Court-side with Stanley Kubrick. (nice booties, blondie)

Sister has an affinity for Venn diagrams, an appreciation of which would inspire the decoration.  The brightest natural colors and workable textures are extracted from bell peppers.  The pepper are carefully selected by shaking them like maracas to see if they have any loose change in them, boiled, peeled and cut to specifications, in this case a variety of overlapping circles which would also, coincidentally, suggest the “joie de vivre” painting by French abstract artist Robert Delaunay, whose nationality we all share (with tremendous, fiery enthusiasm).  Look too close and you might get hypnotized and crap sideways for a week.  Seriously.

Inedible abstract joy of living.

After attentively adorning the critter with deliberately alternative, meticulously cut anit-Mondrian  colored discs, the thing was given a proper shellacking of aspic followed by the butane torch once-over to smooth out any unsightly bulges.

Dissecting the game.

Overall, the chaud-froid could have used more salt and the forcemeat could have benefited from more aggressive cooking.  Slow cookery may have made the forcemeat mealy rather than firm, giving it a somewhat unpleasant texture.  The chicken itself was delightful as far as poached chicken goes.  While not a championship win in straight sets, it was a respectable qualifying endeavor.  Notes have been taken and the tapes have been studied.  Training is under way for summer’s 2.0 galantine; special argyle rainbow chard edition.

Édition Spécial Heraldique District de Columbia No. 2 Monday, May 16 2011 

Pâté en Croûte.

Special At-Large 2.0 DC heraldry Edition.

Pork barrel degustation

Commissioned and cheerfully donated to a Bryan Weaver At-Large campaign party, and a follow-up to the inaugural DC heraldry edition.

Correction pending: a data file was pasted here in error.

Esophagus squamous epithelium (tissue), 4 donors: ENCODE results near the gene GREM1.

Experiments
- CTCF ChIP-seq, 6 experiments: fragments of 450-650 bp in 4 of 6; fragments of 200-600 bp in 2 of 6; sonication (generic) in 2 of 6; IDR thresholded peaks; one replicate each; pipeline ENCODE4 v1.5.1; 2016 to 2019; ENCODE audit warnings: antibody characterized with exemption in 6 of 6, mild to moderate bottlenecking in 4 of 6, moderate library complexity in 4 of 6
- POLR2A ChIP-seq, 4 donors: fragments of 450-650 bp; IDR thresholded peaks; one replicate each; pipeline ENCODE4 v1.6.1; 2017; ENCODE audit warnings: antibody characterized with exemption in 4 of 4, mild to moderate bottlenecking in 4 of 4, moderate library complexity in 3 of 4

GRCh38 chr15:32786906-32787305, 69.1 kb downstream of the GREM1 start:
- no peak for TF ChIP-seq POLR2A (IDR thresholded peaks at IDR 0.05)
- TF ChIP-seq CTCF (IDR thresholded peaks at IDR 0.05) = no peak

Stately pastry

The endeavor failed to sway votes but allegedly swooned attentive eyes and registered palates. Coincidentally, Mr. Weaver was in attendance at an Easter party and following an introduction as the progenitor of the jingoistic meatloaf, pictures corroborating his alleged enthusiasm for the creation were shown. A doughy, half-baked plan was kneaded, the filling of which was to raise Mr. Weaver’s profile by staging an abduction and sequestering him in a Mt. Pleasant villa. Spanish television in the background of all telephone conversations would complete the Central American kidnapping ruse. The sleeper agent at the party was to have been provoked into seizing the candidate by a singular pickled shishisto pepper flavored jelly bean, but after having ingested a multitude of tutti-fruity jellied beans necessary to maintain appearance of legitimate mingling, the agent’s palate was muddled, incapable of distinguishing root beer jelly beans from keg beer and the plan had to be aborted.